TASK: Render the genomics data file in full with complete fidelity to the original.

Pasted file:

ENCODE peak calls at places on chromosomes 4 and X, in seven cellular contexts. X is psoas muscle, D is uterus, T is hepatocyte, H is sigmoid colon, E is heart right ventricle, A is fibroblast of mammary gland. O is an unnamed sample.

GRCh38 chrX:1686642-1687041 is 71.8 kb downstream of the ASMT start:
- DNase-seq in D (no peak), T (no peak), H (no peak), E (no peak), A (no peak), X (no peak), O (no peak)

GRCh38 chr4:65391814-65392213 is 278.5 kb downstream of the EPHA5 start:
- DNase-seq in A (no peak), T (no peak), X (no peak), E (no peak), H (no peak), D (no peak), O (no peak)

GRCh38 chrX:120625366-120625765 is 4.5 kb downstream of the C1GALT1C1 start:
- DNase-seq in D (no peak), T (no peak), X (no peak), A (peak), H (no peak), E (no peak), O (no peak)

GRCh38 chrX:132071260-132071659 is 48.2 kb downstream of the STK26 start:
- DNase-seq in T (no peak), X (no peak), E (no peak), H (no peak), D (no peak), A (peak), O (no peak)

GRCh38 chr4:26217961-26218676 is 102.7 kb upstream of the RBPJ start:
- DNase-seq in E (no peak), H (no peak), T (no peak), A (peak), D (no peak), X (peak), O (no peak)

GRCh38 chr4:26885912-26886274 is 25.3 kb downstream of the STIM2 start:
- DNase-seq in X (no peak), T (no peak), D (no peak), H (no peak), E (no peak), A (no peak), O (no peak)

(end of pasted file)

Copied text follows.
ENCODE peak calls at places on chromosomes 4 and X, in seven cellular contexts. X is psoas muscle, D is uterus, T is hepatocyte, H is sigmoid colon, E is heart right ventricle, A is fibroblast of mammary gland. O is an unnamed sample.

GRCh38 chrX:1686642-1687041 is 71.8 kb downstream of the ASMT start:
- DNase-seq in D (no peak), T (no peak), H (no peak), E (no peak), A (no peak), X (no peak), O (no peak)

GRCh38 chr4:65391814-65392213 is 278.5 kb downstream of the EPHA5 start:
- DNase-seq in A (no peak), T (no peak), X (no peak), E (no peak), H (no peak), D (no peak), O (no peak)

GRCh38 chrX:120625366-120625765 is 4.5 kb downstream of the C1GALT1C1 start:
- DNase-seq in D (no peak), T (no peak), X (no peak), A (peak), H (no peak), E (no peak), O (no peak)

GRCh38 chrX:132071260-132071659 is 48.2 kb downstream of the STK26 start:
- DNase-seq in T (no peak), X (no peak), E (no peak), H (no peak), D (no peak), A (peak), O (no peak)

GRCh38 chr4:26217961-26218676 is 102.7 kb upstream of the RBPJ start:
- DNase-seq in E (no peak), H (no peak), T (no peak), A (peak), D (no peak), X (peak), O (no peak)

GRCh38 chr4:26885912-26886274 is 25.3 kb downstream of the STIM2 start:
- DNase-seq in X (no peak), T (no peak), D (no peak), H (no peak), E (no peak), A (no peak), O (no peak)